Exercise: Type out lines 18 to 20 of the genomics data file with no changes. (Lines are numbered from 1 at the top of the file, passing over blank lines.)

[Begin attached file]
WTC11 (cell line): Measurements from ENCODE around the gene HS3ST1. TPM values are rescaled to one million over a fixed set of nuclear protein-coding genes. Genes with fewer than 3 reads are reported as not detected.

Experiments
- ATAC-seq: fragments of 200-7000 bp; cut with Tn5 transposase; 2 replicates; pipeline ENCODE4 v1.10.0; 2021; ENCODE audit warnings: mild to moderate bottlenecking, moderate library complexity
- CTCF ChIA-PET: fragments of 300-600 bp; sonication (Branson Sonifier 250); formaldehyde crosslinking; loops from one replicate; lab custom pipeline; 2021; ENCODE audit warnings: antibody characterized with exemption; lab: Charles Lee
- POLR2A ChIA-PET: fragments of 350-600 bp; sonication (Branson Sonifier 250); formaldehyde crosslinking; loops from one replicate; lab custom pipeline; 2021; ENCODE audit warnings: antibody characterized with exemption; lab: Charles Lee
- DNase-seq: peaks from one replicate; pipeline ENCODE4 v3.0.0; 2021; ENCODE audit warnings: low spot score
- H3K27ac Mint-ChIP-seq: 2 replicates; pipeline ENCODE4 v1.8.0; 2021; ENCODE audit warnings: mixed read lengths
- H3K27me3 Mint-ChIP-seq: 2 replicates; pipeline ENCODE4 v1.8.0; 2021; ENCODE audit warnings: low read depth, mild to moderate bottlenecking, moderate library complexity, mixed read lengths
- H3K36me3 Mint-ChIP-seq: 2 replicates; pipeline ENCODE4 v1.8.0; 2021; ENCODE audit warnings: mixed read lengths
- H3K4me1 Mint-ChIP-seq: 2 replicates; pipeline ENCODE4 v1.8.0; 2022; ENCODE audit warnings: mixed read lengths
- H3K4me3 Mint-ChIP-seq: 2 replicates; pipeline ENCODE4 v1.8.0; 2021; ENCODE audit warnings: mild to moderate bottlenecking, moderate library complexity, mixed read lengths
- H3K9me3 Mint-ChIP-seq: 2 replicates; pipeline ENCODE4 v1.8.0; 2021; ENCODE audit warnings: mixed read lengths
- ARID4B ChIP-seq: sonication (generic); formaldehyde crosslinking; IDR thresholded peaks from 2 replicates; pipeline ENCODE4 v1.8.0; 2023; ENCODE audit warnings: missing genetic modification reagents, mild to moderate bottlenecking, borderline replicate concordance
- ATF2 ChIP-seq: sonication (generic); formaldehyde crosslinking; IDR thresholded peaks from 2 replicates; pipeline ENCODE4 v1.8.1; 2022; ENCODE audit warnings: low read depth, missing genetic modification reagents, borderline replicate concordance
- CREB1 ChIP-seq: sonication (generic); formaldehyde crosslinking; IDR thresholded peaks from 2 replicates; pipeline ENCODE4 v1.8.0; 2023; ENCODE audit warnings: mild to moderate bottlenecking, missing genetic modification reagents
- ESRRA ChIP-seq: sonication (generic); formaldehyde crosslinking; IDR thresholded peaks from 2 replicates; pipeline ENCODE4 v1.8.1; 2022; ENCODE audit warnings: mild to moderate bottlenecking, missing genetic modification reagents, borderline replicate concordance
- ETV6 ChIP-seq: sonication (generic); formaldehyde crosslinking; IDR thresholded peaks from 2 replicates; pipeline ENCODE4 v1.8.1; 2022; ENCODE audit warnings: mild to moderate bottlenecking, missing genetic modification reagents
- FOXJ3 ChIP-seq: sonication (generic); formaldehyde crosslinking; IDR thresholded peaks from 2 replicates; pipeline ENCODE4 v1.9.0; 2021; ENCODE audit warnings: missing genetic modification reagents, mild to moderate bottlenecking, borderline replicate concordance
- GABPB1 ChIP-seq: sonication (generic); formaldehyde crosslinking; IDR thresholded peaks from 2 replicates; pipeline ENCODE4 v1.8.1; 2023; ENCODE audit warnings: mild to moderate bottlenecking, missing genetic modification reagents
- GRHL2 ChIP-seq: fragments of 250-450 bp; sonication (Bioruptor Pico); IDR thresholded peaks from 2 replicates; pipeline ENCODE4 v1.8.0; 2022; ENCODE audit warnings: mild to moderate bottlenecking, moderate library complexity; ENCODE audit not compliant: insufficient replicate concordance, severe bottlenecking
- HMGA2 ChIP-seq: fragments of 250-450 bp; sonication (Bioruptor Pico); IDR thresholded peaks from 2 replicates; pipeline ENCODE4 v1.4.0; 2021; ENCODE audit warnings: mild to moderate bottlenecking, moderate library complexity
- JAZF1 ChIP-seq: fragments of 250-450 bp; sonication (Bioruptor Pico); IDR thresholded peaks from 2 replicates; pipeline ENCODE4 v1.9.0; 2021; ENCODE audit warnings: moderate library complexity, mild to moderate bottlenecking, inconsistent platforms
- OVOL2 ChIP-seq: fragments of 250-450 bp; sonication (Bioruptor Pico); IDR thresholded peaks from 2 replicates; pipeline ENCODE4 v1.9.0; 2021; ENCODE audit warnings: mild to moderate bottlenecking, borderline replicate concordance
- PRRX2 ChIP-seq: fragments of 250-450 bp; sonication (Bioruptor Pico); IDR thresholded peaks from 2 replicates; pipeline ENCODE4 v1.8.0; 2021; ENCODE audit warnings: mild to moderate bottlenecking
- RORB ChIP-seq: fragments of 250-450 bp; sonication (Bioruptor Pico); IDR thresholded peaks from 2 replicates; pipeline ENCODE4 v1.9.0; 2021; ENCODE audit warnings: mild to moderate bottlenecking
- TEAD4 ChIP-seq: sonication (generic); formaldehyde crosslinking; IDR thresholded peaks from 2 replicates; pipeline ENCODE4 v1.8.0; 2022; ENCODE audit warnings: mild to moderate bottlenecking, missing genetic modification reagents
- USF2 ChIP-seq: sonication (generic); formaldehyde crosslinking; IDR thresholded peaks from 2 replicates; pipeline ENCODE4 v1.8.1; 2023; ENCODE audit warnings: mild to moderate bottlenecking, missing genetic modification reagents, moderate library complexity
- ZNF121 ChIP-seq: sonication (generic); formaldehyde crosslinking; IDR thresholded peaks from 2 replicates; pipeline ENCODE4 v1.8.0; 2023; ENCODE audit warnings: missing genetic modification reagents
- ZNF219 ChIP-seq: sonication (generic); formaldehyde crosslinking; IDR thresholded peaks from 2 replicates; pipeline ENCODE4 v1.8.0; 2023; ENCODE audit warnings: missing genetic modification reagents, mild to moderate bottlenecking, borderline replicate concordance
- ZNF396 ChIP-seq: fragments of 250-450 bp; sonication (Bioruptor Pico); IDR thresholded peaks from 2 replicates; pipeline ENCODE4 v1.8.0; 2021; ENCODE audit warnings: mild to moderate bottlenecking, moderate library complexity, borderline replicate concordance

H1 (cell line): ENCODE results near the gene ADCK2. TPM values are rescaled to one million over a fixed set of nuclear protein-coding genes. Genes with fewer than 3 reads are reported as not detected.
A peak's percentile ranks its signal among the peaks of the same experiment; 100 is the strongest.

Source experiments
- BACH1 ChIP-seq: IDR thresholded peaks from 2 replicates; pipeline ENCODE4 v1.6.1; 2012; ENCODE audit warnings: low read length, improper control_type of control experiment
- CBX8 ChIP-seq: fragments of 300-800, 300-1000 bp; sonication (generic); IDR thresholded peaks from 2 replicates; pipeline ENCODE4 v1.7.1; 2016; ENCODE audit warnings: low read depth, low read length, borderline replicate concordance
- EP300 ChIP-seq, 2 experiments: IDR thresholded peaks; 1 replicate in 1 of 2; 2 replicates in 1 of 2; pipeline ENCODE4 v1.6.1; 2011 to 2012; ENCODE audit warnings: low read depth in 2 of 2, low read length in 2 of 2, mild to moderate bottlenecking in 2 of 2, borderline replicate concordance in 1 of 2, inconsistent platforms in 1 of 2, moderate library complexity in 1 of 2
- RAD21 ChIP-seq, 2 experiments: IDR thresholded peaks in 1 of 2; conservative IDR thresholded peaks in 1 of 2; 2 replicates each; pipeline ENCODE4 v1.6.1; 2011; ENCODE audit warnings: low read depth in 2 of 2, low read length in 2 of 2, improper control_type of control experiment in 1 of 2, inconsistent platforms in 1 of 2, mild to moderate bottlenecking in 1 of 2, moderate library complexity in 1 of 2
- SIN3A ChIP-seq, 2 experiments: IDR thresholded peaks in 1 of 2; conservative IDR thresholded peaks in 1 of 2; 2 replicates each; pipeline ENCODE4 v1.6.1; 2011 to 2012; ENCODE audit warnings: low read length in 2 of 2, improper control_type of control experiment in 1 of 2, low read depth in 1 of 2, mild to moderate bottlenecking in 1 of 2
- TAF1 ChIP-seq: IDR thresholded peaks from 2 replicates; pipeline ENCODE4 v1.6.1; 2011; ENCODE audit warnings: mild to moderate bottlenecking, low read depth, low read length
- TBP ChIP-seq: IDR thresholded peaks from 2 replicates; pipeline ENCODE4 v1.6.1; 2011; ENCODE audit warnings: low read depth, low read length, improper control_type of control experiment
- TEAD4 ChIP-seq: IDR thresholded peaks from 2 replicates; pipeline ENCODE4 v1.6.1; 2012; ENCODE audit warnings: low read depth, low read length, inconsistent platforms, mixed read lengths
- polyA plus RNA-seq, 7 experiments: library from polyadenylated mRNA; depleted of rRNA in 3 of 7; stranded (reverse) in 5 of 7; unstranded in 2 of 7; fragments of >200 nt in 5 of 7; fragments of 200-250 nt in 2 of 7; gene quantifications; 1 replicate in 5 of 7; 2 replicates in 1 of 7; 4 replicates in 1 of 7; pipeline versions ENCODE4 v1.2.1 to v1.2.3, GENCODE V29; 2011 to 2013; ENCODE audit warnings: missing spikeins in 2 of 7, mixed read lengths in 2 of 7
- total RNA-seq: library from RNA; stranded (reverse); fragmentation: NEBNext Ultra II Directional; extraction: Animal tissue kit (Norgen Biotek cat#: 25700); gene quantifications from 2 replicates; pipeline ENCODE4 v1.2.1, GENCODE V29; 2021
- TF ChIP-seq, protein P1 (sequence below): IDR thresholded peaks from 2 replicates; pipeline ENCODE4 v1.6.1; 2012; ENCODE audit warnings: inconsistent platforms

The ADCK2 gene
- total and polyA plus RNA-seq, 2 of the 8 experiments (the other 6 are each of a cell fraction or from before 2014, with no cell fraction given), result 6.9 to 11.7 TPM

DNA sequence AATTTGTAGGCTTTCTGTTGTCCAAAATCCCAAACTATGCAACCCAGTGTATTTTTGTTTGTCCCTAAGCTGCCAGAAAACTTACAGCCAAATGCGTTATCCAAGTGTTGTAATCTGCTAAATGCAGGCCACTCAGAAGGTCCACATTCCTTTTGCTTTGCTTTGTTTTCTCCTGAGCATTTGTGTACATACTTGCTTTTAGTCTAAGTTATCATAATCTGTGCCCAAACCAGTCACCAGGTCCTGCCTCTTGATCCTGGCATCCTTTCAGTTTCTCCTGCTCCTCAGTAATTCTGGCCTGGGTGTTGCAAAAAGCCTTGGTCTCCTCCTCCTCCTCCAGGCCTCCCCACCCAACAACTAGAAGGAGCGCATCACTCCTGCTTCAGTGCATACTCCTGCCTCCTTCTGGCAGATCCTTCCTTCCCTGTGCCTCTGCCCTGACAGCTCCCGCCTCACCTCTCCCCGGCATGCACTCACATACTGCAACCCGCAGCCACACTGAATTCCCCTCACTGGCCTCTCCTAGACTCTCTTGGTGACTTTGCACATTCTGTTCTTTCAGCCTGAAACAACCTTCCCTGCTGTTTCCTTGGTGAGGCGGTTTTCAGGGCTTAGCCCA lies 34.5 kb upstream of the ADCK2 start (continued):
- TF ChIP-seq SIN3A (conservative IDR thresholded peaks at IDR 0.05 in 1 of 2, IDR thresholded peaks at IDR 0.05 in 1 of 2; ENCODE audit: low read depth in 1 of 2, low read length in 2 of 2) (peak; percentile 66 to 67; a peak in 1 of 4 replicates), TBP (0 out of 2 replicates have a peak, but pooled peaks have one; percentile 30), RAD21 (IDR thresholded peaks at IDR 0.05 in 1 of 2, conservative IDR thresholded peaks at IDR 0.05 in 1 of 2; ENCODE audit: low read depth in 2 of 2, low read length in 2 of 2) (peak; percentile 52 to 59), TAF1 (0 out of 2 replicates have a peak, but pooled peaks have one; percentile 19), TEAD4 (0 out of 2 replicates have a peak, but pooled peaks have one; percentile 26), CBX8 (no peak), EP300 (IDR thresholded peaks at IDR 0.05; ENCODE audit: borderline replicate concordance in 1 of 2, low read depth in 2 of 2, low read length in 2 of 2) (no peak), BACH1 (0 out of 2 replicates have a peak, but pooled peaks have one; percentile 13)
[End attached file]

- FOXJ3 ChIP-seq: sonication (generic); formaldehyde crosslinking; IDR thresholded peaks from 2 replicates; pipeline ENCODE4 v1.9.0; 2021; ENCODE audit warnings: missing genetic modification reagents, mild to moderate bottlenecking, borderline replicate concordance
- GABPB1 ChIP-seq: sonication (generic); formaldehyde crosslinking; IDR thresholded peaks from 2 replicates; pipeline ENCODE4 v1.8.1; 2023; ENCODE audit warnings: mild to moderate bottlenecking, missing genetic modification reagents
- GRHL2 ChIP-seq: fragments of 250-450 bp; sonication (Bioruptor Pico); IDR thresholded peaks from 2 replicates; pipeline ENCODE4 v1.8.0; 2022; ENCODE audit warnings: mild to moderate bottlenecking, moderate library complexity; ENCODE audit not compliant: insufficient replicate concordance, severe bottlenecking